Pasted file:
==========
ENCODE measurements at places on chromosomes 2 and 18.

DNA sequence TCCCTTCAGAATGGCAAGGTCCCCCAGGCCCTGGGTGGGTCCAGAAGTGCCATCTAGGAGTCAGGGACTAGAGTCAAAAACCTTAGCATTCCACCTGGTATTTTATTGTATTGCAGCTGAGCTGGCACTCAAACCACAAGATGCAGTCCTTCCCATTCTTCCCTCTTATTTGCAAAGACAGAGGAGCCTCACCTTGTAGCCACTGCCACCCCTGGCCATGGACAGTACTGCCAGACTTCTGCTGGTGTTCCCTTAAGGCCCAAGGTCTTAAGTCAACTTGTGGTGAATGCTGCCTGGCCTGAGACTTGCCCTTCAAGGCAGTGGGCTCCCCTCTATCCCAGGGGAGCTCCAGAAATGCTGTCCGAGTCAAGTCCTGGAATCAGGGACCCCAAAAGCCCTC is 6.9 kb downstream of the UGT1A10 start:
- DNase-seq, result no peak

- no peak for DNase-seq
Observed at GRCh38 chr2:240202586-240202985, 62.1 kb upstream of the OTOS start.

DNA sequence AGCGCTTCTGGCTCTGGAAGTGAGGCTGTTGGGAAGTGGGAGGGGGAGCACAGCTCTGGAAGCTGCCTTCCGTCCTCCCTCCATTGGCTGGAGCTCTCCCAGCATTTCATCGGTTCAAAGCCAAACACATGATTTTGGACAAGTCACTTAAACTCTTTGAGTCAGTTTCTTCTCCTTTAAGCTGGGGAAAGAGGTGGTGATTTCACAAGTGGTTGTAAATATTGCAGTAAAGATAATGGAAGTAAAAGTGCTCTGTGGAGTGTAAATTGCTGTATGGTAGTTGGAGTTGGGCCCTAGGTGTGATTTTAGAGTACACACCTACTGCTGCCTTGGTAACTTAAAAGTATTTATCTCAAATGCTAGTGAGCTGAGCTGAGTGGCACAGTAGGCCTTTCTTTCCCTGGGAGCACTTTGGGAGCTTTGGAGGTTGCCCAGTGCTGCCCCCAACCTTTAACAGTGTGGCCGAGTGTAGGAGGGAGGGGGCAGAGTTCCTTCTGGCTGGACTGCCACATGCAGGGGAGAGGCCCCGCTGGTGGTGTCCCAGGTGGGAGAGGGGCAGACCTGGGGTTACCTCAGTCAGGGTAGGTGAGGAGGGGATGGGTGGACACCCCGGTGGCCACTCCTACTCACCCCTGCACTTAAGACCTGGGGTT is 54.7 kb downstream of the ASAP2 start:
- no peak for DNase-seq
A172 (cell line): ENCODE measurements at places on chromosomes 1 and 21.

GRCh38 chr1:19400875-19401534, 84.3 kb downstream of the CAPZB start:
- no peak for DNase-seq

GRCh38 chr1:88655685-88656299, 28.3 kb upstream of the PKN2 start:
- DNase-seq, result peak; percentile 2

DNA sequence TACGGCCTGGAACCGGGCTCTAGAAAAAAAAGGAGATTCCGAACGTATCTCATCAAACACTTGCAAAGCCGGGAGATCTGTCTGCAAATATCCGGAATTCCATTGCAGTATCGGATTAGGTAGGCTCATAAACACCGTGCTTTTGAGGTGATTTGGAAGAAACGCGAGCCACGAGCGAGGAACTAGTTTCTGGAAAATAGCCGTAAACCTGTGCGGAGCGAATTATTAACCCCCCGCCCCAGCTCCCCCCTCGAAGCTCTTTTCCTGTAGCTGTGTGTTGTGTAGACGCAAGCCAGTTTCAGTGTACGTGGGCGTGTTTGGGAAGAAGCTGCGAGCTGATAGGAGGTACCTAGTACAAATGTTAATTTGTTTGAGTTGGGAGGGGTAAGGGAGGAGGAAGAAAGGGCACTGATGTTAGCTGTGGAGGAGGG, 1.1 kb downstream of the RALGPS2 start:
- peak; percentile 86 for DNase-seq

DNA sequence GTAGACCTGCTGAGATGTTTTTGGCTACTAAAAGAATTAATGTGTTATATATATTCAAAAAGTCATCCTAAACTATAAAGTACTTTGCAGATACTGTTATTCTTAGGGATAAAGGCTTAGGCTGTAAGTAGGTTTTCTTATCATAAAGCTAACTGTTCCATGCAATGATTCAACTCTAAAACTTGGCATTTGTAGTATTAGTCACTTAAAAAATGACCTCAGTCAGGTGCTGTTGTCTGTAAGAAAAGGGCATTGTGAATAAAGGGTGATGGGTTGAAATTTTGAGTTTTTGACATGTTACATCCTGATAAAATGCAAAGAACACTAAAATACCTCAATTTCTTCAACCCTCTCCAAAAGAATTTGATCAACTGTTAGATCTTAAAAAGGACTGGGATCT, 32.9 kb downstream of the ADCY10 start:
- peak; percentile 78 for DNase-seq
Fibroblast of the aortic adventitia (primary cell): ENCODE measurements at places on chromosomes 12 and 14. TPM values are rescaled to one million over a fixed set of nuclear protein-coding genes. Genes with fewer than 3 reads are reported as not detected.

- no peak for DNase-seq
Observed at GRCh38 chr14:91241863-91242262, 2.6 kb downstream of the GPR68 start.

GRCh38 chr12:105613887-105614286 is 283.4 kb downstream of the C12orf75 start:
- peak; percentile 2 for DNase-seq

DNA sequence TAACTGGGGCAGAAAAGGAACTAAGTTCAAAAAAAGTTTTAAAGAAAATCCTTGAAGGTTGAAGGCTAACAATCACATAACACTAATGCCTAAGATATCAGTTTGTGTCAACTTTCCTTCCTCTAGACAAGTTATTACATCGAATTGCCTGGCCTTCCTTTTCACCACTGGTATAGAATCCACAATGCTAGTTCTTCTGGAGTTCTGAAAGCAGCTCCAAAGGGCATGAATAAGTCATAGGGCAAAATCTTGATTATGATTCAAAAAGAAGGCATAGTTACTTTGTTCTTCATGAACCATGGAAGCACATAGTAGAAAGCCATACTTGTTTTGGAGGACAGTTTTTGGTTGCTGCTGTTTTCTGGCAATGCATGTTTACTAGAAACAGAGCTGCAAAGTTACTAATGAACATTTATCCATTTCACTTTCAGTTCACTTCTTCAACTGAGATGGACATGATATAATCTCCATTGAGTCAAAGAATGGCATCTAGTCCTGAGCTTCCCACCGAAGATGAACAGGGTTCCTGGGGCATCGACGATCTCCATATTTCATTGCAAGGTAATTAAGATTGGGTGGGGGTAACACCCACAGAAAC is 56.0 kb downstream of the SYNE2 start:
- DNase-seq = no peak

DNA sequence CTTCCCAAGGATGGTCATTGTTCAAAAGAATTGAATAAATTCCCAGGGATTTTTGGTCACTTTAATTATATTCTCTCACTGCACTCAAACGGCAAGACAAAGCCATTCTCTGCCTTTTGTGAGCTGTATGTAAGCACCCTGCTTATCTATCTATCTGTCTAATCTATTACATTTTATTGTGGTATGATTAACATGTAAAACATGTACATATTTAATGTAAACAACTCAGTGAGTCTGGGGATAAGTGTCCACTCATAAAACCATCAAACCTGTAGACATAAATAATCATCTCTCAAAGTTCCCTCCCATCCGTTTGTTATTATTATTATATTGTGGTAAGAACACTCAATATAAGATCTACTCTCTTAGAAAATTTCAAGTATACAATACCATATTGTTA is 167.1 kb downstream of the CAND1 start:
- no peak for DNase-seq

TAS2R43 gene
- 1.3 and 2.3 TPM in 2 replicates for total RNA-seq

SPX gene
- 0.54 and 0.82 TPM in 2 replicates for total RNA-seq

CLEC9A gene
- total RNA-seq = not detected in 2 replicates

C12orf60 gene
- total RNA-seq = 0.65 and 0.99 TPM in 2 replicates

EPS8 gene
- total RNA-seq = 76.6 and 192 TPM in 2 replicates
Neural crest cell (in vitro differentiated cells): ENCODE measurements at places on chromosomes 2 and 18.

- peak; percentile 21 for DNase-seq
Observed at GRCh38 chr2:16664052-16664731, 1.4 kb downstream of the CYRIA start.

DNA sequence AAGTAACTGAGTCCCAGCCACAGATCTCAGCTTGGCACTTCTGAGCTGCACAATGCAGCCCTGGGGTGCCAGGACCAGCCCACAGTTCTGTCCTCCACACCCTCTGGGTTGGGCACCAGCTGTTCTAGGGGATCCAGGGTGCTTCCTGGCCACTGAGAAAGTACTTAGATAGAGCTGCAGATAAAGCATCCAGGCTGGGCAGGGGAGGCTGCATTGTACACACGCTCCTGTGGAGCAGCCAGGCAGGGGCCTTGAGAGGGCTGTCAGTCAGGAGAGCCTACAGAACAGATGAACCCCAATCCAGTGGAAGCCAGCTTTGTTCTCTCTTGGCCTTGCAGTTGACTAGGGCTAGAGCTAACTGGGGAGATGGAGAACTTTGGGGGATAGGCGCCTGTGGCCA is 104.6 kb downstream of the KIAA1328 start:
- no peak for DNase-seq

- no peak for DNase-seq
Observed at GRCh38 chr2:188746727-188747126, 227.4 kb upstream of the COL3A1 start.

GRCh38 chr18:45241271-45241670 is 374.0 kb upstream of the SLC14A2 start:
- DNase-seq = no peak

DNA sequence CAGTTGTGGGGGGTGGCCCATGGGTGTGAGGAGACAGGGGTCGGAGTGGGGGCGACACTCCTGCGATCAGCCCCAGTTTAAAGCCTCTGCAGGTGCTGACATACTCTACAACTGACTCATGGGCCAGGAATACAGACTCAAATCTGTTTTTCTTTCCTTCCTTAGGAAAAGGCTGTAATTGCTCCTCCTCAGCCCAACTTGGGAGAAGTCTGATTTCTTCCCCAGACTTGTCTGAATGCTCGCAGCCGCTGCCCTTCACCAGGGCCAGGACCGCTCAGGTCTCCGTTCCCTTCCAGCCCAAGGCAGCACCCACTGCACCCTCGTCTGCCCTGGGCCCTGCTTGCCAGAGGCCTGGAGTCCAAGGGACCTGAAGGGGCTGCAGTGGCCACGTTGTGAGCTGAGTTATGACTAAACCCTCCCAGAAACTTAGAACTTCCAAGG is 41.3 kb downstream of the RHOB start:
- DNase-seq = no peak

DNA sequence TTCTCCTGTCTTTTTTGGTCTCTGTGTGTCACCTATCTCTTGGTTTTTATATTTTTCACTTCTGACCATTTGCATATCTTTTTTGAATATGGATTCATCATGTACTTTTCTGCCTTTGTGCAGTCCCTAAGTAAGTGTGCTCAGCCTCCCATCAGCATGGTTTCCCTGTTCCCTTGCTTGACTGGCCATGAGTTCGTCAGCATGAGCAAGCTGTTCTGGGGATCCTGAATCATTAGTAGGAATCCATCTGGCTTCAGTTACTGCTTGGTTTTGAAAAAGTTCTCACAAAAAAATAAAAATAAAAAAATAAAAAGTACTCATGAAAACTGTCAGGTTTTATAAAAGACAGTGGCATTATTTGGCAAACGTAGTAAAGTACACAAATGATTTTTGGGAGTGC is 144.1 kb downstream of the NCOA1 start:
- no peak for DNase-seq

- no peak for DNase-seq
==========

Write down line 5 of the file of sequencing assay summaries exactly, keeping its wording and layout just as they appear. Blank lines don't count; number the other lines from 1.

Observed at GRCh38 chr2:240202586-240202985, 62.1 kb upstream of the OTOS start.